May 28, 2007
Build-A-Thon -- Biloxi/Gulfport -- May 2007Two days ago I returned from a week in the Mississippi Gulf Coast.
On the first flight there I sat beside a woman named Kim who was holding her very adorable 22-month-old daughter Ashley. I was on my way to the Americorps Build-A-Thon. The two most important things I brought with me were my hammer (which got a lot of use) and my camera (which I wish I could have used more).
The Build-A-Thon is a week long event, usually in Spring, where Americorps (which if is an organization you aren't familiar with, is maybe best described as the domestic version of the Peace Corps) who are working on behalf of Habitat for Humanity from all over the country come together to build a lot of houses at once.
This year the Build-A-Thon was in the Mississippi Gulf Coast to help rebuild areas affected by Hurricane Katrina in the Fall of 2005. Our goal was 20 houses, we had 600 volunteers, about 20 per house; the rest provided hospitality for those doing construction.
This was my first Build-A-Thon experience. They took great care of us during the week, at the camp we stayed and at the work site. The camp was once a local football stadium named 'Yankie Stadium'. After Katrina, the Salvation Army bought the stadium to be used as a volunteer housing facility for the relief effort in the Mississippi Gulf region. They turned the large bleachers, which had areas under the seats that formally housed concession stands showers and bathrooms for teams, into dorms with bunk beds and a recreation area for meals and relaxing and watching TV or playing ping-pong. The bleachers under which I lived for the week were named: Volunteer Village.
Between the two stadiums-turned-living areas was the football field, two thirds of which was available for playing soccer, volleyball, or Ultimate Firsbee (a true athletes' sport), and in the other third of the field was a large red and white tent under which dinner was served each night. At the camp there were guards 24/7 because that part of Biloxi was, as they said, not exactly the safest part of town. Although the few times I walked around the areas surrounding the camp, usually in a group I should note, I never felt unsafe; and there was even a moment when a man stopped his car, rolled down the window, recognizing that we were with Habitat for Humanity, and thanked us for being there.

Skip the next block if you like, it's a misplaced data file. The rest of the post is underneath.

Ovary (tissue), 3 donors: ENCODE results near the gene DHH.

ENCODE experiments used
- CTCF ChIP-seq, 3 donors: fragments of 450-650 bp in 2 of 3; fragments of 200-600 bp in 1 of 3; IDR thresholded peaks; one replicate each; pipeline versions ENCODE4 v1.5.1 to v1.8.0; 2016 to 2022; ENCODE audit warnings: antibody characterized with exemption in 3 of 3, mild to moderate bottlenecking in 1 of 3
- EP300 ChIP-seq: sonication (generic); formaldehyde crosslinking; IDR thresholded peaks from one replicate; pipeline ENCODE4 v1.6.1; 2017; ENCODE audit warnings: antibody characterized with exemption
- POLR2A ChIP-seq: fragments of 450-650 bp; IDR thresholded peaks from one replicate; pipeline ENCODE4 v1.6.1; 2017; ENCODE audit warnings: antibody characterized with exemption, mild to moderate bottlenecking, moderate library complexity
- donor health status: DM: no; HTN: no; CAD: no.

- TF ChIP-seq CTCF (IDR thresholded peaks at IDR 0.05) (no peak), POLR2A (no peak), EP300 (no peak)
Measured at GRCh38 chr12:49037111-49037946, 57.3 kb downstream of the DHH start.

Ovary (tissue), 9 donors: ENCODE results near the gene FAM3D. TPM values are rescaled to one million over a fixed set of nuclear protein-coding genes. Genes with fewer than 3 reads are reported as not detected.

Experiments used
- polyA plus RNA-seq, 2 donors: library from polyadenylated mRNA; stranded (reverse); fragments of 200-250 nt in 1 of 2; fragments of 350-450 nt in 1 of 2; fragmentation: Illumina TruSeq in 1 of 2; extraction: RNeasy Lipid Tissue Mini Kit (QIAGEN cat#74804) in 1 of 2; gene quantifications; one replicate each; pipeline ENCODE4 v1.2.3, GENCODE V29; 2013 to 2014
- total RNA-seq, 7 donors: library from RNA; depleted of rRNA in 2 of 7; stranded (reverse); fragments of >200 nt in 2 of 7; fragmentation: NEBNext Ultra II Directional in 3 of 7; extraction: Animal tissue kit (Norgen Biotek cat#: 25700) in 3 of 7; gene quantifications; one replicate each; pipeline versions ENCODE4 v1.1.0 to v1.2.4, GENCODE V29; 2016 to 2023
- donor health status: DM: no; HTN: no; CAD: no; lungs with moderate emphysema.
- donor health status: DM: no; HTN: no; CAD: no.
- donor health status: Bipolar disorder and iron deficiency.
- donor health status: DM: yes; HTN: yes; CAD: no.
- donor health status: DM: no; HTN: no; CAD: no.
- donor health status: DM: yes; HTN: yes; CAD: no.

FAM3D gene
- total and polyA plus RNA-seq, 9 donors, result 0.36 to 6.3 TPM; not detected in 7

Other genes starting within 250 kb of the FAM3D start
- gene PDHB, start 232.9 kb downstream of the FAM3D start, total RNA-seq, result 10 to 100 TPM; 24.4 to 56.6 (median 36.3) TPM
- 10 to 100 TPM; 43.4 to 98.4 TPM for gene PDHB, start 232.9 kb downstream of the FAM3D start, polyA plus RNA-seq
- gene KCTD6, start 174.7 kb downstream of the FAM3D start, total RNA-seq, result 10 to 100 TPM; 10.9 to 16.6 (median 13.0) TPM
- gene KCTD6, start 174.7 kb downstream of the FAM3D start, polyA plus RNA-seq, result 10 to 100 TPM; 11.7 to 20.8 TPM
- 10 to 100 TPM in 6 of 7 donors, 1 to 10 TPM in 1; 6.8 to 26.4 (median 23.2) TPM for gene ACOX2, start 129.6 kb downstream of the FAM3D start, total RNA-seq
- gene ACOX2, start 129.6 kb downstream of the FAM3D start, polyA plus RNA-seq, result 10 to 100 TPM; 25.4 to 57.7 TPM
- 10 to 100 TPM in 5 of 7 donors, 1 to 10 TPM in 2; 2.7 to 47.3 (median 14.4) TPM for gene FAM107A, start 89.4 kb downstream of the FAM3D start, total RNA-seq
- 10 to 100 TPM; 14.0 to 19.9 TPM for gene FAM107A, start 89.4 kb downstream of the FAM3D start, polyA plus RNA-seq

In my room, sleeping in the bunk under mine was a man named Less who I would later find out joined Americorps after retiring from the US Coast Guard with 22 years of service. I told him about my brother who had also served in the Coast Guard, and he told me about some of the lesser known things the Coast Guard get involved in, which was pretty interesting.
The first full day there, Sunday, was orientation and opening ceremonies. During the ceremony there was a moment when they announced that they would be loading shingles onto the roof with a bobcat to which many people cheered. That night my Americorps roommates and I walked to the closest Casino to check it out. Monday through Friday were build days. On the 40 minute bus ride to the build site in Gulfport from our camp in Biloxi each day on the road by the ocean I saw where once there had been homes, businesses, restaurants, shopping malls, gas stations, and so on. Most of the time there were only foundations remaining. This was my first time to travel anywhere affected by Hurricane Katrina. And having seen what looked like a society that had been washed away I realized that at least for myself I don't think about what happened there every day so it's easy not to realize that there are people still living with it every day.
The first day of building we stood up the front and back walls. That morning I spent a lot of time making measurements on boards to be cut for the walls. By the end of the fourth day we finished sheathing the roof with plywood and loaded the shingles on the roof with the bobcat. At first it was more than a little uneasy to walk on the roof, but after awhile I stopped having to think about each step I was going to take. Going to the edge was still 'pretty freaky', and now that I think about it, 'the edge' is a really good metaphor for approaching anything that is pretty freaky. At the end of the last day (which was cut short due to closing ceramonies) we just bairly finished shingling the roof.
All week long they gave us plenty of water, and I drank more of it than I think I ever have in one time in my life. It was so hot, and I was so thirsty. Most of it left my body in the form of sweat. The week went so fast, and I think it is truly an amazing opportunity for all involved.
You can see many other pictures I took during the week here.